Techniques to measure the trapping force in an optical tweezers without any prior assumptions about the trap
shape have been developed. The response of a trapped micro or nanoparticle to a step input is measured and
then used to calculate the trapping force experienced by the particle as a function of it's position in the trap. This
method will provide new insight into the trapping behavior of nanoparticles, which are more weakly bound than
microparticles and thereby explore larger regions of the trapping potential due to Brownian motion. Langevin
dynamics simulations are presented to model the system and are used to demonstrate this technique. Preliminary
experimental results are then presented to validate the simulations. Finally, the measured trapping forces, from
simulations and laboratory experiments, are integrated to recover the trapping potential.
There are several new tools for manipulating microscopic objects. Among them, optical tweezers (OT) has two distinguishing advantages. Firstly, OT can easily release an object without the need of a complicated detaching scheme. Secondly, it is anticipated to manipulate an object with six degrees of freedom. OT is realized by tightly focusing a laser beam on microscopic objects. Grabbing and releasing is easily done by turning a laser beam on and off. For doing a dexterous manipulation on an object, a complicated potential trap must be calculated and applied. We foresee that such calculation method will be developed in the near future. One of the candidates for implementing the calculated trap is scanning optical tweezers (SOT). SOT can be built by using actuators with a scanning frequency in the order of a hundred Hertz. We need fast scanners to stably trap an object. In this study, we present our design of such SOT. The SOT uses piezo-actuated tilt mirror and objective positioner to scan full three-dimensional workspace.
In order to realize the flexibility optical trapping offers as a nanoassembly tool, we need to develop natural and intuitive interfaces to assemble large quantities of nanocomponents quickly and cheaply. We propose a system to create such an interface that is scalable, inter-changeable and modular. Several prototypes are described, starting with simple interfaces that control a single trap in the optical tweezers instrument using a 3-dimensional Phantom haptic device. A networkbased approach is adopted early on, and a modular prototype is then described in detail. In such a design, individual modules developed on different platforms work independently and communicate with each other through a common language interface using the Neutral Messaging Language (NML) communication protocol. A natural user interface is implemented that can be used to create and manipulate traps interactively like in a CAD program. Modules such as image processing and automatic assembly are also added to help simplify routine assembly tasks. Drawing on lessons learned from the prototypes, a new system specification is formulated to better integrate the modules. Finally, conclusions are drawn on the overall viability and future of network-based systems for nanoassembly using optical tweezers.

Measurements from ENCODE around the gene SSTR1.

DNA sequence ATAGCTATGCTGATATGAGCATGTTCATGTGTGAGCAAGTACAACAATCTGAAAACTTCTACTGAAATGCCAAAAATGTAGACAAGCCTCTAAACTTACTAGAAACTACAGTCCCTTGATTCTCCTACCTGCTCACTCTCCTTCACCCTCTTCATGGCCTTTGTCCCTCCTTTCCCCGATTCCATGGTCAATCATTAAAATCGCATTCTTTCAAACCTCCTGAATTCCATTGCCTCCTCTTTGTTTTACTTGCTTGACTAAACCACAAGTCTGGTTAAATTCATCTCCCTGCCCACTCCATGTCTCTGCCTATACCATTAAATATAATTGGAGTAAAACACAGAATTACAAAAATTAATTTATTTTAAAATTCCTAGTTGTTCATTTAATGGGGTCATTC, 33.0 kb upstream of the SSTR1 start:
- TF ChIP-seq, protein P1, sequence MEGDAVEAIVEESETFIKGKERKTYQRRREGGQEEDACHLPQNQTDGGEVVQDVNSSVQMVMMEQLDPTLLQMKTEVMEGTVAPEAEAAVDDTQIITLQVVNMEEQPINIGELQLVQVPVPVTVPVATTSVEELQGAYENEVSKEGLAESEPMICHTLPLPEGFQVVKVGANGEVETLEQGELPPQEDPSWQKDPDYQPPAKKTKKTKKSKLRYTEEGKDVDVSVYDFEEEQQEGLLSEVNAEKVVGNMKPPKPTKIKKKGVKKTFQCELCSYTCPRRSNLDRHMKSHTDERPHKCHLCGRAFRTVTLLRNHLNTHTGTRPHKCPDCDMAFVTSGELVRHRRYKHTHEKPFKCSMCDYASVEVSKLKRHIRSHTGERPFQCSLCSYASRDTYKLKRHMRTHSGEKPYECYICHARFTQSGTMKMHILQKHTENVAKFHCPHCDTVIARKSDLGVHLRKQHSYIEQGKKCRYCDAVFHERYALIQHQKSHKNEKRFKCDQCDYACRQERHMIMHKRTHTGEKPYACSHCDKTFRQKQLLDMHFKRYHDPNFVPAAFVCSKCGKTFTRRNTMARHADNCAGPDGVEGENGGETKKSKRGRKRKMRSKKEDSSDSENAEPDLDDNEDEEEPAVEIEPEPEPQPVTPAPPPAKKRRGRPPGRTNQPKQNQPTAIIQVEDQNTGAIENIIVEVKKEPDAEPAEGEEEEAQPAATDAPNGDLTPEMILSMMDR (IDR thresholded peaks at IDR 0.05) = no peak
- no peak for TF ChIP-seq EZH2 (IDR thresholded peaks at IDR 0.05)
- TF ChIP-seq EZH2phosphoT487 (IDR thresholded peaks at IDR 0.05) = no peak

System identification methods are presented for the estimation of the characteristic frequency of an optically trapped particle. These methods are more amenable to automated on-line measurements and are believed to be less prone to erroneous results compared to techniques based on thermal noise analysis. Optical tweezers have been shown to be an effective tool in measuring the complex interactions of micro-scale particles with piconewton resolution. However, the accuracy of the measurements depends heavily on knowledge of the trap stiffness and the viscous drag coefficient for the trapped particle. The most commonly referenced approach to measuring the trap stiffness is the power spectrum method, which provides the characteristic frequency for the trap based on the roll-off of the frequency response of a trapped particle excited by thermal fluctuations. However, the reliance on thermal fluctuations to excite the trapping dynamics results in a large degree of uncertainty in the estimated characteristic frequency. These issues are addressed by two parameter estimation methods which can be implemented on-line for fast trap characterization. The first is a frequency domain system identification approach which combines swept-sine frequency testing with a least-squares transfer function fitting algorithm. The second is a recursive least-squares parameter estimation scheme. The algorithms and results from simulation studies are discussed in detail.